10. A special egg: Though he paid $14,000 for it, a certain scrap dealer knew he had something worth much more. He recognized that the Fabergé egg he’d bought at a flea market was made of gold and figured he could at least melt it down and sell the gold for a profit. Before that happened, thankfully, it was revealed that the egg was an Easter gift to Czar Alexander III to his wife, Maria Feodorovna, in 1887. It was eventually sold for $33 million.


11. A poster from history: While walking through the aisles of the Volunteers of America thrift store in Columbus, Ohio, Zachary Bodish was drawn to one item. A poster, which was for a 1958 exhibition of ceramic Picasso sculptures, was neat enough that Zach bought it for $14. When he found out that the poster was actually signed by Picasso himself, he sold it for $7,000.


12. Who The #$&% Is Jackson Pollock? A retired truck driver named Teri Horton isn’t the person you’d expect to go on a mission to prove a painting’s authenticity, but that’s what happened. After discovering the painting in a California thrift shop—and paying $5 for it—Teri was planning to throw darts at it before it was pointed out to her that she may have a real Jackson Pollock. She responded, “Who the #$&% is Jackson Pollock?” Eventually her story to have the painting authenticated became a 2006 documentary. The painting has been valued at $50 million.


13. The painting found in a couch: A student in Germany paid $215 for a pullout couch from a Berlin thrift store when he discovered a tiny oil painting hidden inside. It was revealed to be Preparation to Escape to Egypt and was painted sometime between 1605 and 1620. The student sold it for $27,630.


14. Quite the upgrade: A man in Indiana was hoping to find something to cover a hole in his wall when he found this painting in a thrift shop. He paid $30 for it and went about his day. Later, while playing a game that featured famous works of art, he realized his $30 painting might be worth a whole lot more. It ended up being the work of Martin Johnson Heade, an American still-life painter. The painting was eventually purchased for $1.2 million.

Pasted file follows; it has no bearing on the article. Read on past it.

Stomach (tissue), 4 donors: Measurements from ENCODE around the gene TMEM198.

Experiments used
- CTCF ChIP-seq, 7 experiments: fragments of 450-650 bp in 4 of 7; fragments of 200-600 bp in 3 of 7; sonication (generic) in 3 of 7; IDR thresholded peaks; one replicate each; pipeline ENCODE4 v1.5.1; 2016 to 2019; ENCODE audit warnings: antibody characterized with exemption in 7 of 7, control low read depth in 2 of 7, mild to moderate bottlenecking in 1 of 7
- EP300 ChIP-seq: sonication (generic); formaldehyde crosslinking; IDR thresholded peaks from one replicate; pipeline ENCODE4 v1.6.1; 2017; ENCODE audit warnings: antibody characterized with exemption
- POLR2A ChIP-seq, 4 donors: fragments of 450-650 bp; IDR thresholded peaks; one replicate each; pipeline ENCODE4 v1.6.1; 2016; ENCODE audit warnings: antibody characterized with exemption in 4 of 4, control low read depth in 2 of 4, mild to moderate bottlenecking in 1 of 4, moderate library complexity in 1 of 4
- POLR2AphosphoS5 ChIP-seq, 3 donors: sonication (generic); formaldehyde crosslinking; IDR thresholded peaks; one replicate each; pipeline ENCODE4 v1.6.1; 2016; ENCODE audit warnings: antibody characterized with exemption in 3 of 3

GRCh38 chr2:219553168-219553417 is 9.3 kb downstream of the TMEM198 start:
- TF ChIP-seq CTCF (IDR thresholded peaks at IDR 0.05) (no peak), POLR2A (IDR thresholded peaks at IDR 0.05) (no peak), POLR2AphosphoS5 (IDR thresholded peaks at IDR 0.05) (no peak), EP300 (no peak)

15. All Quiet On The Western Front: While browsing a thrift shop, Laura Stouffer came upon a small print of “Shepherd’s Call,” a painting that was made sometime between 1850 and the 1870s. She liked it enough to buy it. But beneath that print was a lithograph of an original movie poster for the film All Quiet On The Western Front. It has been valued at $18,000.


16. Yosemite plates: In 2000, Rick Norsigian purchased a number of glass plates printed with images of Yosemite National Park on them for $45. Later, he would find out that they were original works by famed photographer Ansel Adams. They were sold for $200 million.


17. Not an average sketch: Art collector and businessman Andy Fields was searching for valuables in a garage sale in Las Vegas; he bought five paintings for $5. But behind one of those paintings was a sketch of 1930s singer Rudy Vallee, signed by Andy Warhol. The sketch is worth over $2 million.


And to think that most of us get excited when we find a dollar bill hiding in an old jacket pocket! Guess we all need to start buying more junk!